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Kung Fu

This tag is associated with 399 posts

Chinese Martial Arts in the News: March 27th 2017: Taijiquan, Ip Man 4 and Things that You Just Can’t Make Up

    Introduction   Welcome to “Chinese Martial Arts in the News.”  This is a semi-regular feature here at Kung Fu Tea in which we review media stories that mention or affect the traditional fighting arts.  In addition to discussing important events, this column also considers how the Asian hand combat systems are portrayed in … Continue reading

The Boxer Rebellion and Stories We Tell about Chinese Martial Arts

      Confronting the Boxers   It is probably an irony that I have written so little on the Boxer Uprising during my casual and academic discussion of the martial arts.  It was a chance encounter with the Boxers some years ago as I was exploring the connection between religiously generated social capital and … Continue reading

Doing Research (10): Trying to Think Inside the Box with Paul Bowman

    Introduction   Welcome to the tenth entry in our series of guest posts titled “Doing Research.”  If you missed the first essay by D. S. Farrer (which provides a global overview of the subject), the second by Daniel Mroz (how to select a school or teacher for research purposes), the third by  Jared Miracle … Continue reading

Remembering Yim Wing Chun, the Boxer Rebellion and Buffy the Vampire Slayer.

      What at first appears new is often something remembered.  The human mind has trouble categorizing and finding meaning in anything that is truly unique or alien.  Good storytellers know that originality is not always a virtue.  The construction of meaning is rooted primarily in what we feel to be familiar.   The … Continue reading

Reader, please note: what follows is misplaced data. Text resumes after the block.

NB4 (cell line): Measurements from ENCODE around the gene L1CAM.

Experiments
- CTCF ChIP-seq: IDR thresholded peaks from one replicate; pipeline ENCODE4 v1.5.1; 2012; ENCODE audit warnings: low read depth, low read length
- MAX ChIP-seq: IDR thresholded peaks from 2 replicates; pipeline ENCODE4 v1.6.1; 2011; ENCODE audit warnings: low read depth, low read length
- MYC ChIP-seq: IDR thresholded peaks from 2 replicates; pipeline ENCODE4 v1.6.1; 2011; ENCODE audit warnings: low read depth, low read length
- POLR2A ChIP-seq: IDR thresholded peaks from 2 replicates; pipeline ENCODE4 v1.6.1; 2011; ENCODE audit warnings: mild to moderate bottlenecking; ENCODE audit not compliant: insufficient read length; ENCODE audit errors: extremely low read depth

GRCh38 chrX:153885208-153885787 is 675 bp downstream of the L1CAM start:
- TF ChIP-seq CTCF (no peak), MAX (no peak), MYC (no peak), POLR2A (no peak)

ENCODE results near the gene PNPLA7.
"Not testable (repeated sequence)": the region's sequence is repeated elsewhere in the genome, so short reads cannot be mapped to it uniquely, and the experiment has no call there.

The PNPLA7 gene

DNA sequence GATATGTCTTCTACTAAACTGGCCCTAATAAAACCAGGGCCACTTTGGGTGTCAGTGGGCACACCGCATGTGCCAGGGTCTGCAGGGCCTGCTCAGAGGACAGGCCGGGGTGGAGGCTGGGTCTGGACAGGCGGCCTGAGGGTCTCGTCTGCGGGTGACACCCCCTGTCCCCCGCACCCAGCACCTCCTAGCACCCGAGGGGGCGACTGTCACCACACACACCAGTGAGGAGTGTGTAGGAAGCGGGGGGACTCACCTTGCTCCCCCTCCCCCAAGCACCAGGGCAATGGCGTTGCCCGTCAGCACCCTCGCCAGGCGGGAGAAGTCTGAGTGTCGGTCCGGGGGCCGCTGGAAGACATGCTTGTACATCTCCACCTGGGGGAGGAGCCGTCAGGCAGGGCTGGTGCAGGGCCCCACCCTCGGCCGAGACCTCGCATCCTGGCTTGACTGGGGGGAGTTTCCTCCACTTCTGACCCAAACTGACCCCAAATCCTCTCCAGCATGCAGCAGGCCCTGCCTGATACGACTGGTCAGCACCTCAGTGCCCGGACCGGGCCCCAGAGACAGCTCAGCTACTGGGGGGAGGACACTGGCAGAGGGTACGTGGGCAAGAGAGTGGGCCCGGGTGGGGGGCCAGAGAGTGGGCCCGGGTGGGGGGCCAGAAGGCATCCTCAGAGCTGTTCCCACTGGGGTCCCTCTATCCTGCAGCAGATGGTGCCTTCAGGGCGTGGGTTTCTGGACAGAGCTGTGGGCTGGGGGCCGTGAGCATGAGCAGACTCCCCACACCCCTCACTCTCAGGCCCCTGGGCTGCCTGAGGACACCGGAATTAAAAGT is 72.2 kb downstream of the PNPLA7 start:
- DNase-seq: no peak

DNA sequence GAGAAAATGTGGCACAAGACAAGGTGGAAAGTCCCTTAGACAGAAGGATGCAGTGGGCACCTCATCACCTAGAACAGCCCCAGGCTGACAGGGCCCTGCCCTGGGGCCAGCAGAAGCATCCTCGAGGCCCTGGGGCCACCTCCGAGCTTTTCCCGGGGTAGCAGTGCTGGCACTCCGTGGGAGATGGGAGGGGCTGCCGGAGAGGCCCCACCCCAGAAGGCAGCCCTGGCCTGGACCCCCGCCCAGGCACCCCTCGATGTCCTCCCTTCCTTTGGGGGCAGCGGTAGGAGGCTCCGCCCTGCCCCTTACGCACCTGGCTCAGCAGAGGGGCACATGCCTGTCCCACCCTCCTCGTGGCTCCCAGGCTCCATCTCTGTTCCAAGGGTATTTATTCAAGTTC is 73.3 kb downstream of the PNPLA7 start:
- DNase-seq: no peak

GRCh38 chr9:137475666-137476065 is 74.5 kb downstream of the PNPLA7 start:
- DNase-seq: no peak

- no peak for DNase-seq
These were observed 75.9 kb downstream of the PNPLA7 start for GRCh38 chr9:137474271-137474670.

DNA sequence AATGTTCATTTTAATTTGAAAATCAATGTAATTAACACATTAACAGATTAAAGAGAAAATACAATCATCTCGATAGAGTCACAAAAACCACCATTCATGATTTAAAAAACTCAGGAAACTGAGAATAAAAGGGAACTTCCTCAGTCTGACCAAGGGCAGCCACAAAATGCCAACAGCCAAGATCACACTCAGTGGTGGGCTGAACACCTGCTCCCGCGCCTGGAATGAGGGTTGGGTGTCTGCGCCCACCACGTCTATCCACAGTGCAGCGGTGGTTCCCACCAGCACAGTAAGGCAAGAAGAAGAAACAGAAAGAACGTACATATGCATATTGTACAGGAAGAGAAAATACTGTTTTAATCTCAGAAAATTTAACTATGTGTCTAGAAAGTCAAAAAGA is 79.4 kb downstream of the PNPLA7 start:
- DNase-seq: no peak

Why is Ip Man a Role Model?

Donny Yen reprises his role as Ip Man. Is this “Ip Man” your role model?     ***Greetings!  I am currently on the road for research.  As such, we will be delving into the archives for today’s post.  This essay (first published in 2014) takes a closer look at Ip Man’s transformative social memory in … Continue reading

Roland Barthes and the DNA of Martial Arts Studies

    Paul Bowman. 2017. Mythologies of Martial Arts. London and New York: Rowman & Littlefield. 184 pages.   Professor Paul Bowman’s latest book sets a new standard for exploring the cultural, sociological and ideological criticism of the martial arts within modern society.   It also suggests two questions that any reader will be forced to … Continue reading

Villains, Guns and Humor: Giving Texture to the Early 19th Century Chinese Martial Arts

      Any traveler can attest that detours come in two forms.  They all take a little longer, and most offer nothing but delay.  Others can lead to fascinating discoveries.  These often come in the form of local sandwich shops frequented by hipsters or a scenic overlook. This same principle applies regardless of whether … Continue reading

Chinese Martial Arts in the News: Feb. 27th 2017: Shaolin, Feiyue Sneakers and Bruce Lee Gets Political

  Welcome to “Chinese Martial Arts in the News.”  This is a semi-regular feature here at Kung Fu Tea in which we review media stories that mention or affect the traditional fighting arts.  In addition to discussing important events, this column also considers how the Asian hand combat systems are portrayed in the mainstream media. … Continue reading

Shaolin Kung Fu and the Paradox of Intangible Cultural Heritage

      Su Xiaoyan. 2016. “Reconstruction of Tradition: Modernity, Tourism and Shaolin Martial Arts in the Shaolin Scenic Area, China.” The International Journal of the History of Sport. Vol. 33 No. 9, 934-950.     Introduction   Both state and local governments across Asia are rushing to designate various practices as examples of “Intangible … Continue reading

Through a Lens Darkly (43): Chinese Amazons and the “Weapons of the Forefathers”

Wonder Woman with a Dadao     In China the realm of social violence, and the martial arts in particular, has been male dominated.  That does not mean that women never became a part of such activities.  After all, they played an increasingly high profile role in the martial realm from the early 1920s onward.  … Continue reading

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